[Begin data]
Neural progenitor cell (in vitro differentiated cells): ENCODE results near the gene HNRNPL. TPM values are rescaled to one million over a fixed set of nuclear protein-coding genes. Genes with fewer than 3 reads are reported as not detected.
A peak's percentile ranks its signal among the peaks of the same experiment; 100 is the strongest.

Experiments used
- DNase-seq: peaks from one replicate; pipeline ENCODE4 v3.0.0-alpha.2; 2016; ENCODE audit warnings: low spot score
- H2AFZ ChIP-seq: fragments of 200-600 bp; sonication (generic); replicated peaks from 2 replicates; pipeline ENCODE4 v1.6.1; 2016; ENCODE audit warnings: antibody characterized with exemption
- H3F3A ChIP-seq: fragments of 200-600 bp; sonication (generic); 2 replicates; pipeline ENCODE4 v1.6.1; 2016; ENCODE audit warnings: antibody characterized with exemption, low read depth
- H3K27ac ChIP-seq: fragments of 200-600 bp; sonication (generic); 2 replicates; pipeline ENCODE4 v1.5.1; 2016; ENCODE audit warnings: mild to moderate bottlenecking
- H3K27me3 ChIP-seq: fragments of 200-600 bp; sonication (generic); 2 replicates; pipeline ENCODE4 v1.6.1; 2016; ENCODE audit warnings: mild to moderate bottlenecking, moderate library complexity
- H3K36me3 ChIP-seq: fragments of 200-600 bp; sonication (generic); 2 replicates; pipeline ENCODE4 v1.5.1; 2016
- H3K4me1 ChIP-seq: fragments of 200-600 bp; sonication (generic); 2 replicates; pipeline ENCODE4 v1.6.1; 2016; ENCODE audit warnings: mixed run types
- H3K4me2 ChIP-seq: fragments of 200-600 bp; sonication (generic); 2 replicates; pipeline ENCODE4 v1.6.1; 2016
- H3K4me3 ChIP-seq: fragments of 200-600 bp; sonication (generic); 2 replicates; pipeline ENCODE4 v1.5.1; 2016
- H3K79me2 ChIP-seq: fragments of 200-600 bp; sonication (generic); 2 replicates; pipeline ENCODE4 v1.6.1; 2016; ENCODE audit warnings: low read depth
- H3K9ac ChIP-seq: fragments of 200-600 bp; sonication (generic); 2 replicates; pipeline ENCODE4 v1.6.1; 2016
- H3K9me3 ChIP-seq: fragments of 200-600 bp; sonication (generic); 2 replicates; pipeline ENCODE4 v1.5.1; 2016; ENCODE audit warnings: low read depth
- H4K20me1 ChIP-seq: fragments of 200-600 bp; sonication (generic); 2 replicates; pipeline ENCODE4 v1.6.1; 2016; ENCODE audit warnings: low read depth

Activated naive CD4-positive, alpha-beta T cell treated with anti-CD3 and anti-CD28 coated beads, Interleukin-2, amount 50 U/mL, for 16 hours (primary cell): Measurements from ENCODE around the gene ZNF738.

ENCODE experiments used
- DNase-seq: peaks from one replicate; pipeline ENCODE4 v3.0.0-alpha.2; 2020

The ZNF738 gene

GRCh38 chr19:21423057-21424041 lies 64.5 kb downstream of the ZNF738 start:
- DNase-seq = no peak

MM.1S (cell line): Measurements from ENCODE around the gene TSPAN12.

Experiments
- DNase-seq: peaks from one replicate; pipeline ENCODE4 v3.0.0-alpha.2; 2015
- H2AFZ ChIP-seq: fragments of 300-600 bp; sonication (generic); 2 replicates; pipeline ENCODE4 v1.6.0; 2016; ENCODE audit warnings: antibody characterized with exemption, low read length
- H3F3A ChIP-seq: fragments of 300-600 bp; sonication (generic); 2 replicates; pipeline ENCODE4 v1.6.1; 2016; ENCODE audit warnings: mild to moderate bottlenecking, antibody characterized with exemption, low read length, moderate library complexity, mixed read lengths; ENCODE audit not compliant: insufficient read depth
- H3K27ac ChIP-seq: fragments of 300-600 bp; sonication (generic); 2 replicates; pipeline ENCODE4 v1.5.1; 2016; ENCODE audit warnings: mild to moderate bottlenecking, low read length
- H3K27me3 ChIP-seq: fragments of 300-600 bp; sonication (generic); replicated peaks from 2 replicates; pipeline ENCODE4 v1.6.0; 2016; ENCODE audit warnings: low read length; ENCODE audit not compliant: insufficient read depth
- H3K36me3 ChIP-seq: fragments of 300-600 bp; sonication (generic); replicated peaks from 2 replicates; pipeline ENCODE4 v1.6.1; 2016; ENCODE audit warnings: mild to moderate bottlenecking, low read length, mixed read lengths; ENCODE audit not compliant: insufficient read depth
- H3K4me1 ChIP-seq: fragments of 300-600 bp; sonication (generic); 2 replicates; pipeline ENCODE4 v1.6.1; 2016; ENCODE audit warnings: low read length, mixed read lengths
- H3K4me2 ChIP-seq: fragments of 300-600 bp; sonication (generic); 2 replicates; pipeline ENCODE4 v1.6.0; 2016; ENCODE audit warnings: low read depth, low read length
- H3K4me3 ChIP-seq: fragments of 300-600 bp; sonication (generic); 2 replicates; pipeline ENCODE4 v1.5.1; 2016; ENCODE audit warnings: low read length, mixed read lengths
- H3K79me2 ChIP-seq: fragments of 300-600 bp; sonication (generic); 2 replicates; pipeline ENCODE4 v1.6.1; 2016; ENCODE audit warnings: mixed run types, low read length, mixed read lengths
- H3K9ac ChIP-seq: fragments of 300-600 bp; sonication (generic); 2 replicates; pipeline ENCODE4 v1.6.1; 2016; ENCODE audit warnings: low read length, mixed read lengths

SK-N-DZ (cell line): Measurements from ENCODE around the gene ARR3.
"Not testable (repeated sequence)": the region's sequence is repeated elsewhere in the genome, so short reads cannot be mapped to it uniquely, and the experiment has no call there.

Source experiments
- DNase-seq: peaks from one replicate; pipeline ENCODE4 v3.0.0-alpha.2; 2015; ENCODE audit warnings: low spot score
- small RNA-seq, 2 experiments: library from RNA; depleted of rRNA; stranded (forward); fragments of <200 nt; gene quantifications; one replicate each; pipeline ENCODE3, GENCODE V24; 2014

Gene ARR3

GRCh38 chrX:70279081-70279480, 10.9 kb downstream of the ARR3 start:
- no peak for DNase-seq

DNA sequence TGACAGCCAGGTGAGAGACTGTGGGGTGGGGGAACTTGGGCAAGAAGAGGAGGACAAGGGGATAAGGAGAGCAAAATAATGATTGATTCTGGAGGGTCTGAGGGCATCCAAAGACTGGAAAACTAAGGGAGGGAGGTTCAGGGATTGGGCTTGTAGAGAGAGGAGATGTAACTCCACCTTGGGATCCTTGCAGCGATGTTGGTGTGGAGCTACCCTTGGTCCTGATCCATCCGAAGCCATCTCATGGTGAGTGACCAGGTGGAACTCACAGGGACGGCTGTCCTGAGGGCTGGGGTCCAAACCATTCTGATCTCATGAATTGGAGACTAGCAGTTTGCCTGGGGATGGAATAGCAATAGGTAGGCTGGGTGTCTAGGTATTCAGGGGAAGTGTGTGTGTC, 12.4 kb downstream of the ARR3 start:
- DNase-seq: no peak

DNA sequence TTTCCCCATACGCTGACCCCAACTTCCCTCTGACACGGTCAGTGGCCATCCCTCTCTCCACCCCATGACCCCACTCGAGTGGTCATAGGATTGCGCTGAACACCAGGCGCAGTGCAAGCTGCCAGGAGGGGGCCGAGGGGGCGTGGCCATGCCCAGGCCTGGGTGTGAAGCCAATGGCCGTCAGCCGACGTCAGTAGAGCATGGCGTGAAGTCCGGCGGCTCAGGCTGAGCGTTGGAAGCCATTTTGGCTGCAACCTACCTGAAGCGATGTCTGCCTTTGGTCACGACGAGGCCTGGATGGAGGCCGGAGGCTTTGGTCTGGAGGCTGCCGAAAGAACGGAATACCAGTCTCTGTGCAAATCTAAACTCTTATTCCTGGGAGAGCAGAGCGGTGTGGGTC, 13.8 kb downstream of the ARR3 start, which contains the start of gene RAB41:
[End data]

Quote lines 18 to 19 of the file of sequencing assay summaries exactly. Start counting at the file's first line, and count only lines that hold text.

ENCODE experiments used
- DNase-seq: peaks from one replicate; pipeline ENCODE4 v3.0.0-alpha.2; 2020